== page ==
SHERIDAN — George Estrada is new to many things this fall.
The 31-year-old California native is new to Sheridan, a new father and embracing his new role as graduation coach at Sheridan High School.
According to Estrada, the idea to move to Sheridan was his wife’s, Lauren Graffin Estrada, who accepted a job as a theater instructor at Sheridan College. The former high school teacher then had to find a job, too.
He did with Sheridan County School District 2.
“It was just a big blessing,” he said. “We plan to be in Sheridan for a long time.”
Estrada started his new job at SHS a week before the start of the 2021-22 school year. He’s already had to take a break from work, as the couple welcomed their first two children, twin sons Sean and Ciaran, into the world Sept. 15 in Billings, Montana.
But that isn’t stopping Estrada from settling into his new job. He said he’s continuing the process of meeting students via Zoom while waiting for his sons, born at 33 weeks, to grow healthy enough to bring home.
Mitch Craft, SCSD2 assistant superintendent for instruction and assessment, said Estrada’s role as graduation coach is somewhat of a unique one, with the district creating the position about eight years ago.
“This (position) was dreamed up at Sheridan High School,” Craft said.
Craft added the position is constructed to help provide potential at-risk students with a support mechanism to help them graduate.
“One of the big concerns of some students is they didn’t feel anyone at the school was there for them,” Craft said. “So, we decided to have someone full time that would be there. It’s something that is more specialized.”
As graduation coach, Estrada works with students, teachers and the school counselors in a collaborative effort.
“George is building relationships with his students,” Craft said. “He’s working one-on-one with kids.”
Estrada said students have different needs. Some need help with homework, others need help setting goals. Or they just need to know someone cares.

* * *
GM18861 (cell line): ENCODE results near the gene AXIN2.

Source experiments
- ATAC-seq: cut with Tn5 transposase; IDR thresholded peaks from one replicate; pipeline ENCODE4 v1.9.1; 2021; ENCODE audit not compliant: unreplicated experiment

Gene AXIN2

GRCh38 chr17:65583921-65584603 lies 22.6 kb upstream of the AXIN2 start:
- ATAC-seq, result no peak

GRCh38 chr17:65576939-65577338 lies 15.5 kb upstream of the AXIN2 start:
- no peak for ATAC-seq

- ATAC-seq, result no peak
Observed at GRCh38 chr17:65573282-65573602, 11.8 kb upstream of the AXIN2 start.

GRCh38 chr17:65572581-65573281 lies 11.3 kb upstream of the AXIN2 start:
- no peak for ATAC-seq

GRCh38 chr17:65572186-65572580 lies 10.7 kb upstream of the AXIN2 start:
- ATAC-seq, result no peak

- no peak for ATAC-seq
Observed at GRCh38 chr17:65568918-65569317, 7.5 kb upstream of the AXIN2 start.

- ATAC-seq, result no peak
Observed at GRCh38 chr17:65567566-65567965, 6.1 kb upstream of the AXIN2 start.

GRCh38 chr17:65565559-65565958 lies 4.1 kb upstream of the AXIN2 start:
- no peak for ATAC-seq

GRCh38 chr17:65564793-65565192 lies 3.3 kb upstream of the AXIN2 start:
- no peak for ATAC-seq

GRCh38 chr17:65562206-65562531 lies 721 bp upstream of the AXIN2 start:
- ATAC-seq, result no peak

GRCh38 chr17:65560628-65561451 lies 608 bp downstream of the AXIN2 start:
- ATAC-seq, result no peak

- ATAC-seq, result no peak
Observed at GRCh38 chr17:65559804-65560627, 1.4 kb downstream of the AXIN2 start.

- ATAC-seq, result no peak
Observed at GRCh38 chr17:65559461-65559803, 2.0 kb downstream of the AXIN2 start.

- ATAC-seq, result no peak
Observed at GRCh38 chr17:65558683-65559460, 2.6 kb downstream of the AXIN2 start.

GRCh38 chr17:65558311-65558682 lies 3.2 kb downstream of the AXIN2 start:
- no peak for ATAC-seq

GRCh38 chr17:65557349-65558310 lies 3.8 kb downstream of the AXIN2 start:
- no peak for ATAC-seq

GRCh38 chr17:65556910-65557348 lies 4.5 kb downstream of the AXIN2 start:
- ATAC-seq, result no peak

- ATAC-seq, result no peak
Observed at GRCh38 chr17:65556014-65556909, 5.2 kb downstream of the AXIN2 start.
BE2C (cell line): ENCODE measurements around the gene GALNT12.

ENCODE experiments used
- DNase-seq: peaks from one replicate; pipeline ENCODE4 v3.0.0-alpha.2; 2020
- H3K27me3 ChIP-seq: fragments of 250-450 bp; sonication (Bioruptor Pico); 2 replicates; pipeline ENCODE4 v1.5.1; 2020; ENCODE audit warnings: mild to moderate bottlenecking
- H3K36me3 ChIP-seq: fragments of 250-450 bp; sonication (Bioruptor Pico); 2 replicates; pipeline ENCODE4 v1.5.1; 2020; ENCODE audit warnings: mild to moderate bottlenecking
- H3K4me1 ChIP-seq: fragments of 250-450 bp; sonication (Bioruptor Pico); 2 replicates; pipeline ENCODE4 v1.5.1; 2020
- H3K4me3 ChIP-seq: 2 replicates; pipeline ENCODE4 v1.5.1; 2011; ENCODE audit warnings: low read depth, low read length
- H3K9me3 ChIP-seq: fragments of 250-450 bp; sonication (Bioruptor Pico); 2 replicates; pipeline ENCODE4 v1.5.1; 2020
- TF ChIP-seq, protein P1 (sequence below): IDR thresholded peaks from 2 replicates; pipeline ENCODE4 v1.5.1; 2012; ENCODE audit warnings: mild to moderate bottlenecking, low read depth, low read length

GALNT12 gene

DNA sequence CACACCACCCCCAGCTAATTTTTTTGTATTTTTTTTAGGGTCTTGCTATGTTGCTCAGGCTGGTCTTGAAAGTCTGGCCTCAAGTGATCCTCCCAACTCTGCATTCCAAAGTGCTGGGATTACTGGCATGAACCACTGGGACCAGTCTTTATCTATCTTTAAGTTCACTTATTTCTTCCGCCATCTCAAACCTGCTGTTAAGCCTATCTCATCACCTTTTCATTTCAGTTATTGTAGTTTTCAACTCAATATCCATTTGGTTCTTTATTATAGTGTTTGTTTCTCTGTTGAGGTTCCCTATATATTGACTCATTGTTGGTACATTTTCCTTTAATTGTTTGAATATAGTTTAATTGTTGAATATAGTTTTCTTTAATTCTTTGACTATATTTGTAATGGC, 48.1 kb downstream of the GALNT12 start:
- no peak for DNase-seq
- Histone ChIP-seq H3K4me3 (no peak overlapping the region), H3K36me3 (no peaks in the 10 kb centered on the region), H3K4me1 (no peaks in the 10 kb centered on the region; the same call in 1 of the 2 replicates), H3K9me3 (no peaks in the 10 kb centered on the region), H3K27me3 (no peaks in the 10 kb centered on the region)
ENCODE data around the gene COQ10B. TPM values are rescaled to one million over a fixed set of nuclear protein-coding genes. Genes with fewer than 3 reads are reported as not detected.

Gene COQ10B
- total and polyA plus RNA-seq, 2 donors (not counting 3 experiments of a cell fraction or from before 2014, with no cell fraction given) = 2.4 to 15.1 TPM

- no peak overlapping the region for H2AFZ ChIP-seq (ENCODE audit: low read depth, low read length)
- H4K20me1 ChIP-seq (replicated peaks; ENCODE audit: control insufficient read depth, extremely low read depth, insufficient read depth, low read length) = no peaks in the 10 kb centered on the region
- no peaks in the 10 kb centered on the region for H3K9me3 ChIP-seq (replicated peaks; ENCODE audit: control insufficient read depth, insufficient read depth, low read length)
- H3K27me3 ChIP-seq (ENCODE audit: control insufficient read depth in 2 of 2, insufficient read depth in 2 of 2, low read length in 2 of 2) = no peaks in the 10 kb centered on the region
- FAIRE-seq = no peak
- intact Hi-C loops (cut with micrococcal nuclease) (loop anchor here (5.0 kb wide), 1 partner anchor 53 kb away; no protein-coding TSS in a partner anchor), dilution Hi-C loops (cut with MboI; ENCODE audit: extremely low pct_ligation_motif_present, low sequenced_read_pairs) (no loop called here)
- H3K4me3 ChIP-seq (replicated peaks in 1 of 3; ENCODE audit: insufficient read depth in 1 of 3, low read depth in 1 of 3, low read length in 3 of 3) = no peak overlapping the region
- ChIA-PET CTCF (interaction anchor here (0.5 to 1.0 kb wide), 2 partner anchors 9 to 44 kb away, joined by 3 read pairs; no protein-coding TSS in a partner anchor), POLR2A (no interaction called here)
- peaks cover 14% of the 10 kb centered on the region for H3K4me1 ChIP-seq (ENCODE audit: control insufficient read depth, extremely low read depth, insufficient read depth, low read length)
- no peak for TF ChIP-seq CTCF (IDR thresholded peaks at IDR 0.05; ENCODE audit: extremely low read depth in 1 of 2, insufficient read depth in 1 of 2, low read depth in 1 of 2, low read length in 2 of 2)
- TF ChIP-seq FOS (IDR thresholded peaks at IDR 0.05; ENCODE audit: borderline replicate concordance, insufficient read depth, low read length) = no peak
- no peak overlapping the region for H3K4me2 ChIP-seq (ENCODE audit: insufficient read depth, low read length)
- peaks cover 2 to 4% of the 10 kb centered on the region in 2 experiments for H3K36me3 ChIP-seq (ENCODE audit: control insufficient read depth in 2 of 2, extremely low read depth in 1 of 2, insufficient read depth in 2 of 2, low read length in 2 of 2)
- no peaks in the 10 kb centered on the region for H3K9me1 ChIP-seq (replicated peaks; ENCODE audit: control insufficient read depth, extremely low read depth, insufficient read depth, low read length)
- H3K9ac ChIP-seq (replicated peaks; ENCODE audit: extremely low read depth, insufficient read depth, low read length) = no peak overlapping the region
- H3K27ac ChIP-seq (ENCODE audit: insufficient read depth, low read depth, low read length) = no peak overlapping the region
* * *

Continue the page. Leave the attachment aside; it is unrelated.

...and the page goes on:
“I feel if I can help out with one little thing a day, they’ll get there,” Estrada said. “We work as a team. We individualize every kid’s education. We empower them. … How are you going to graduate?”
“It’s not about judging. We’re not judging about where they are or where they come from,” added SCSD2 Superintendent Scott Stults. “It’s focused on, ‘How do we get to that end goal of graduation?’”
Estrada was hired at a somewhat critical time. The graduation rate at SHS dipped to 80.6% for the class of 2021.
Stults said district officials acknowledge the drop from the district’s more traditional graduation rate that runs in the mid to high 80% — 89.2% for 2018 and 85.5% for 2019 — was an anomaly and a result of the COVID-19 pandemic, adding he expects it to rebound in 2022.
“Our goal is 100%,” Stults said. “We want every kid to walk across that (graduation) stage. That’s our ultimate goal.”
And Stults said he believes Estrada is the right man for the job in pursuing that goal moving forward.
“When we interviewed George, it was exciting because of the passion and energy in what he thought he could do to make a difference in the lives of our kids,” Stults said. “We’re already seeing the difference with his work at SHS.”